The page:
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Norwich & The Yare Valley - A view from our expert author
Norwich Castle © mum62, Shutterstock
It is probably true to say that Slow philosophy has its heart in the villages and market towns rather than the cities, but Norwich is hardly your average city.
The general image is that of a city out on a limb that is out of step with modern times; a place of gauche, unfashionable attitudes and a plucky, if sometimes unpredictable football team; Alan Partridge, Delia Smith, parochialism, mustard, banking and insurance.
Naturally enough, the reality is somewhat different: Alan Partridge is a fictitious character (although there really is a Radio Norwich these days), Delia Smith lives in Suffolk despite her regular outings to Carrow Road to watch football, and Norwich Union have re-branded as Aviva and outsourced to Sheffield and India. Contrary to expectations, the city is increasingly cosmopolitan, has a thriving university and is one of the fastest growing cities in England. Simply put, Norwich punches well above its weight.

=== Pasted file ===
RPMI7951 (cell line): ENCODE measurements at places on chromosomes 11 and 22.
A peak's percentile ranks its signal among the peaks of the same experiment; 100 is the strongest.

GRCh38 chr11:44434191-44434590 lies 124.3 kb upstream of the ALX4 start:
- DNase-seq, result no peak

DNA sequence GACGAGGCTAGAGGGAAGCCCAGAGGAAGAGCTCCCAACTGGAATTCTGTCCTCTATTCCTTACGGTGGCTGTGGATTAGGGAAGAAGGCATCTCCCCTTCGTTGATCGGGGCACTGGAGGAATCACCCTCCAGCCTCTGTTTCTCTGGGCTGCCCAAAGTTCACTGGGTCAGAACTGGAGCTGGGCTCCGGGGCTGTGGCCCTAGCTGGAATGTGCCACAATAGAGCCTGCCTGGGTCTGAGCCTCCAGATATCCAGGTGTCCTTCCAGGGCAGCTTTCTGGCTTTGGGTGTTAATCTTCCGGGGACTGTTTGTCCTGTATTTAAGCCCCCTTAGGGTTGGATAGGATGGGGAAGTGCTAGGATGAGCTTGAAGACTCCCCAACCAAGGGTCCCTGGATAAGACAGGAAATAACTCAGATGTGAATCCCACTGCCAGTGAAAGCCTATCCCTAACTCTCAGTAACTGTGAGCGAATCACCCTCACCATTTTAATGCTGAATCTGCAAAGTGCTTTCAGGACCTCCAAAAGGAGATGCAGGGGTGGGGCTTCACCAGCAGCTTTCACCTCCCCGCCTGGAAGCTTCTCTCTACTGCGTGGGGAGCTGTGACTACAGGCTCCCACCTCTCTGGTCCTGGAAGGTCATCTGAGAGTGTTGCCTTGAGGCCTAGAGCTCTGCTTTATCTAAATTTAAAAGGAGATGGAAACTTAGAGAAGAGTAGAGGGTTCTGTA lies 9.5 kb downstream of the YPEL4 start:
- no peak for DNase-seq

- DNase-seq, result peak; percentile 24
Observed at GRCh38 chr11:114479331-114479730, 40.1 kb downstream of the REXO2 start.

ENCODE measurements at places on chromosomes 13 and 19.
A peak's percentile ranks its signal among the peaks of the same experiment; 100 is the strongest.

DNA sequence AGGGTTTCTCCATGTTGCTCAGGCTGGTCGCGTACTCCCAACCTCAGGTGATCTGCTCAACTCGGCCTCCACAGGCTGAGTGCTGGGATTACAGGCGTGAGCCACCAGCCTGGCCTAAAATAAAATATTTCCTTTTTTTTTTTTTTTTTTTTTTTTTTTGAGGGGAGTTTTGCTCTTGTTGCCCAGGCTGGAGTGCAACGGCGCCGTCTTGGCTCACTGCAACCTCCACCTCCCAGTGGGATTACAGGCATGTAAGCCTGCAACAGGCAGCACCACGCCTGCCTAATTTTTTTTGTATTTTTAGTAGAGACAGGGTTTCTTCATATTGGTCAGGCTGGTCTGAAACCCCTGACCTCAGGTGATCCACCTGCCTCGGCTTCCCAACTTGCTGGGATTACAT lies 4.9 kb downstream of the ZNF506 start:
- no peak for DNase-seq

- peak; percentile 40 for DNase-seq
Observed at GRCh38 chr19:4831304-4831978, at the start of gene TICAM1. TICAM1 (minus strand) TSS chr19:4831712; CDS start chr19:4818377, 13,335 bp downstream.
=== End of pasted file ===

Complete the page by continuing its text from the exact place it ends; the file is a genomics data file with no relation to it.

The River Yare that flows from central Norfolk to Great Yarmouth (a large, slightly threadbare sort of place that some might prefer to avoid although it, too, has its own story to tell) is a natural conduit for river trade between Norwich and the coast. This same river also connects with the Broads at Breydon Water, and even has a couple of important minor broads of its own at Surlingham and Rockland.
The modest River Tas, which joins the Yare just south of Norwich (having quietly meandered up from south Norfolk), has no urban centres, just a few likable villages strung along minor roads in pretty rolling south Norfolk countryside. There’s some interesting history and unsung places half-hidden away here in what is effectively Norwich’s commuter belt.